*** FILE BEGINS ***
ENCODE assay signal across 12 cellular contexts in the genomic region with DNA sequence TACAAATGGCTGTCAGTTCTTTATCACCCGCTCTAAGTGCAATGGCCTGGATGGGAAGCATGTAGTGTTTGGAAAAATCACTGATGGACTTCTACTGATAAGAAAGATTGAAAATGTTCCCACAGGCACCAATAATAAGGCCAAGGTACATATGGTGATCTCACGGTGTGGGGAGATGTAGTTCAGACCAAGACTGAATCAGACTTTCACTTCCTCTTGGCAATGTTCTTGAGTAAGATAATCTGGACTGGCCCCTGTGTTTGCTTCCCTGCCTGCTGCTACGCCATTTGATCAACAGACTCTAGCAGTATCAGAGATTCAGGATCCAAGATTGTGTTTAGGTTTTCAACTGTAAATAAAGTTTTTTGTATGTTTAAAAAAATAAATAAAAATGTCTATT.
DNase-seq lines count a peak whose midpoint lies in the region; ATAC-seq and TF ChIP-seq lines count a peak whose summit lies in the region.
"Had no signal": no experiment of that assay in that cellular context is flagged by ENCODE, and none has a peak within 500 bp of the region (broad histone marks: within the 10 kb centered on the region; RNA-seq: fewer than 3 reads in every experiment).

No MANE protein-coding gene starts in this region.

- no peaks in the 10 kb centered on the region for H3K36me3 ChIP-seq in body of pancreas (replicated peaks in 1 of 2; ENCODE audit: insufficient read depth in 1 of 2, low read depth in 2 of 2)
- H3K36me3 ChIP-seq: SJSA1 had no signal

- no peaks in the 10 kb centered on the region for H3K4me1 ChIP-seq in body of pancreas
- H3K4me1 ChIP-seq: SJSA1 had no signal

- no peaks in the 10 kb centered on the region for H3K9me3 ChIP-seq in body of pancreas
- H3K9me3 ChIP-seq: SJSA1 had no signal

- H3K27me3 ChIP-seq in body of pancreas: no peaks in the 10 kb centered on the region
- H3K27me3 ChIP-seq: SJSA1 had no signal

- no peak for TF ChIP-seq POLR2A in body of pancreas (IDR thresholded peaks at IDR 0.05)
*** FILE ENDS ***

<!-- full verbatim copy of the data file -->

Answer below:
ENCODE assay signal across 12 cellular contexts in the genomic region with DNA sequence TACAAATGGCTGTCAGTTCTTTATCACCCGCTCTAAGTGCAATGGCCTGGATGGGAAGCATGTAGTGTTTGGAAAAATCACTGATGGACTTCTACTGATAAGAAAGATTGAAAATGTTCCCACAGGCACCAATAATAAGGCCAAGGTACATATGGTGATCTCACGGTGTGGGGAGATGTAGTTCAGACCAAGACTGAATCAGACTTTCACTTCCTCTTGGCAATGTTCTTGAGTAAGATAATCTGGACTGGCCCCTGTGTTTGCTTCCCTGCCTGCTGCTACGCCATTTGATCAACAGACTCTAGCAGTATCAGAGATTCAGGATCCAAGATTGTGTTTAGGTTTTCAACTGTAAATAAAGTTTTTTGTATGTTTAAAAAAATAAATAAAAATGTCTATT.
DNase-seq lines count a peak whose midpoint lies in the region; ATAC-seq and TF ChIP-seq lines count a peak whose summit lies in the region.
"Had no signal": no experiment of that assay in that cellular context is flagged by ENCODE, and none has a peak within 500 bp of the region (broad histone marks: within the 10 kb centered on the region; RNA-seq: fewer than 3 reads in every experiment).

No MANE protein-coding gene starts in this region.

- no peaks in the 10 kb centered on the region for H3K36me3 ChIP-seq in body of pancreas (replicated peaks in 1 of 2; ENCODE audit: insufficient read depth in 1 of 2, low read depth in 2 of 2)
- H3K36me3 ChIP-seq: SJSA1 had no signal

- no peaks in the 10 kb centered on the region for H3K4me1 ChIP-seq in body of pancreas
- H3K4me1 ChIP-seq: SJSA1 had no signal

- no peaks in the 10 kb centered on the region for H3K9me3 ChIP-seq in body of pancreas
- H3K9me3 ChIP-seq: SJSA1 had no signal

- H3K27me3 ChIP-seq in body of pancreas: no peaks in the 10 kb centered on the region
- H3K27me3 ChIP-seq: SJSA1 had no signal

- no peak for TF ChIP-seq POLR2A in body of pancreas (IDR thresholded peaks at IDR 0.05)